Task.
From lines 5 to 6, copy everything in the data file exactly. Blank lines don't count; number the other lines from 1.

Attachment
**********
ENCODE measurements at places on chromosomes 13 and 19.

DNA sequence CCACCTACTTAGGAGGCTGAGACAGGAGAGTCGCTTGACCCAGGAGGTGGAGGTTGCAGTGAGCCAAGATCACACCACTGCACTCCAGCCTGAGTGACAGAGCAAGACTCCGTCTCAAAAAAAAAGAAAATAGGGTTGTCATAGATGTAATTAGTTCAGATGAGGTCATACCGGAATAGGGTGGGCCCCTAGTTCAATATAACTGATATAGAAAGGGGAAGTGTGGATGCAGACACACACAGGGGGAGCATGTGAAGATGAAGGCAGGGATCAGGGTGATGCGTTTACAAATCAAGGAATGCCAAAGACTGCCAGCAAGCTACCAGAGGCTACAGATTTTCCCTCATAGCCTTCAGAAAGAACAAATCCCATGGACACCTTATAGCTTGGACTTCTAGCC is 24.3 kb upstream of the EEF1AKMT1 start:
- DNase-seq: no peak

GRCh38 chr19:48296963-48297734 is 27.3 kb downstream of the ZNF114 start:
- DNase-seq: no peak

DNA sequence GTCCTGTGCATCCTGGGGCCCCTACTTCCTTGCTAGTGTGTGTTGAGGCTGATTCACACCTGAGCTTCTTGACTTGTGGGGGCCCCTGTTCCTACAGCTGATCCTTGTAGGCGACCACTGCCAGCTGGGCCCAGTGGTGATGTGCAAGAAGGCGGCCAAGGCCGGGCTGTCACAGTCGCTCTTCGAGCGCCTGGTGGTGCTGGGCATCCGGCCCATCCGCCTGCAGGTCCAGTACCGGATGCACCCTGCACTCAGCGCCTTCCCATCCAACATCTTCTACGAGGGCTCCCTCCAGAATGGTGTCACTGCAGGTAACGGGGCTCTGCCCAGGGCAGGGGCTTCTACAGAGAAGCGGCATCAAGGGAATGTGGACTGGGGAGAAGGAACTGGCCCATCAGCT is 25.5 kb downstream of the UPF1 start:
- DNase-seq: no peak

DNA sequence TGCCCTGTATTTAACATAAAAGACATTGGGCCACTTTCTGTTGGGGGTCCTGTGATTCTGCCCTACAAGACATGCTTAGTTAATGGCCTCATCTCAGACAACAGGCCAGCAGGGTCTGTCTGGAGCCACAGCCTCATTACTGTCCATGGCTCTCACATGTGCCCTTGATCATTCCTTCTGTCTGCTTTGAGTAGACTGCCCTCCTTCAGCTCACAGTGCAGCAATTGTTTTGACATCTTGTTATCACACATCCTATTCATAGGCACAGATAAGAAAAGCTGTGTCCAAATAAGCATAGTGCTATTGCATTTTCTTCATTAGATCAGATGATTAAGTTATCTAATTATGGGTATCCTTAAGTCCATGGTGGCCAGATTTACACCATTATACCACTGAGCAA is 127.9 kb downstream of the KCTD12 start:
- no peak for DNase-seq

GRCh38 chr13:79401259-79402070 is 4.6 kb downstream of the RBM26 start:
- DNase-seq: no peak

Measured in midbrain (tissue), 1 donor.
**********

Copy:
- DNase-seq: no peak

DNA sequence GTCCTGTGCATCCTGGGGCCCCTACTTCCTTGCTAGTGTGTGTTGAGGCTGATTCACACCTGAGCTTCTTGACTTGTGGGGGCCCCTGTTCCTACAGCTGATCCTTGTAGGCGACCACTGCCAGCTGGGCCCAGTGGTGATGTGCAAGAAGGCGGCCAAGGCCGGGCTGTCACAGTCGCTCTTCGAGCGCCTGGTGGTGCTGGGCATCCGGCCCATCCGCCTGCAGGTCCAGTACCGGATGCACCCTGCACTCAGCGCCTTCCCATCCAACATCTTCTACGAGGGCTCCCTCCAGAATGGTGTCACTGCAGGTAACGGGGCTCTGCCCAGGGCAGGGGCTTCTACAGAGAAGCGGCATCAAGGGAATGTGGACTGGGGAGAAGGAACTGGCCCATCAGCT is 25.5 kb downstream of the UPF1 start: